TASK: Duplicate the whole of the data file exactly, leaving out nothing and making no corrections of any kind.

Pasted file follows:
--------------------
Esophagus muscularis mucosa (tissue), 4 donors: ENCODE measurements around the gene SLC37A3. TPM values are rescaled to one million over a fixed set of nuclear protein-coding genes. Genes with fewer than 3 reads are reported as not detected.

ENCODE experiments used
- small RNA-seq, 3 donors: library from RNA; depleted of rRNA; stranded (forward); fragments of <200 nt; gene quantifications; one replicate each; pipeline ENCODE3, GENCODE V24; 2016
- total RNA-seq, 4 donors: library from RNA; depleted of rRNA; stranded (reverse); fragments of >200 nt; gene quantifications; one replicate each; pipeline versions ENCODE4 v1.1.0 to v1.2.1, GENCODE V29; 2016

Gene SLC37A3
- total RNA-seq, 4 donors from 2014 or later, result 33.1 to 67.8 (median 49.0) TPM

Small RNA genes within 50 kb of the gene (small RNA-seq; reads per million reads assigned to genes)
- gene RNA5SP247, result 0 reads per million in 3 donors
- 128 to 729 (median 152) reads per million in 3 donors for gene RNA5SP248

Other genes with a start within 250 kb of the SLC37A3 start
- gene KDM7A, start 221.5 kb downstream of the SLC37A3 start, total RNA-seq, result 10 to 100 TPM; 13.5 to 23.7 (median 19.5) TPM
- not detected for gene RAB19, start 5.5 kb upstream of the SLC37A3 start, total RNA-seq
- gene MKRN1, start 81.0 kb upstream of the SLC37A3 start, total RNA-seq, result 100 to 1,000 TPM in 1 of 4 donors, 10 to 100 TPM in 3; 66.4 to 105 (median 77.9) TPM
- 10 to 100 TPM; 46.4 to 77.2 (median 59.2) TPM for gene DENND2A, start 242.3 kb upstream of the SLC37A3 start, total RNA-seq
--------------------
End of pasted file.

Esophagus muscularis mucosa (tissue), 4 donors: ENCODE measurements around the gene SLC37A3. TPM values are rescaled to one million over a fixed set of nuclear protein-coding genes. Genes with fewer than 3 reads are reported as not detected.

ENCODE experiments used
- small RNA-seq, 3 donors: library from RNA; depleted of rRNA; stranded (forward); fragments of <200 nt; gene quantifications; one replicate each; pipeline ENCODE3, GENCODE V24; 2016
- total RNA-seq, 4 donors: library from RNA; depleted of rRNA; stranded (reverse); fragments of >200 nt; gene quantifications; one replicate each; pipeline versions ENCODE4 v1.1.0 to v1.2.1, GENCODE V29; 2016

Gene SLC37A3
- total RNA-seq, 4 donors from 2014 or later, result 33.1 to 67.8 (median 49.0) TPM

Small RNA genes within 50 kb of the gene (small RNA-seq; reads per million reads assigned to genes)
- gene RNA5SP247, result 0 reads per million in 3 donors
- 128 to 729 (median 152) reads per million in 3 donors for gene RNA5SP248

Other genes with a start within 250 kb of the SLC37A3 start
- gene KDM7A, start 221.5 kb downstream of the SLC37A3 start, total RNA-seq, result 10 to 100 TPM; 13.5 to 23.7 (median 19.5) TPM
- not detected for gene RAB19, start 5.5 kb upstream of the SLC37A3 start, total RNA-seq
- gene MKRN1, start 81.0 kb upstream of the SLC37A3 start, total RNA-seq, result 100 to 1,000 TPM in 1 of 4 donors, 10 to 100 TPM in 3; 66.4 to 105 (median 77.9) TPM
- 10 to 100 TPM; 46.4 to 77.2 (median 59.2) TPM for gene DENND2A, start 242.3 kb upstream of the SLC37A3 start, total RNA-seq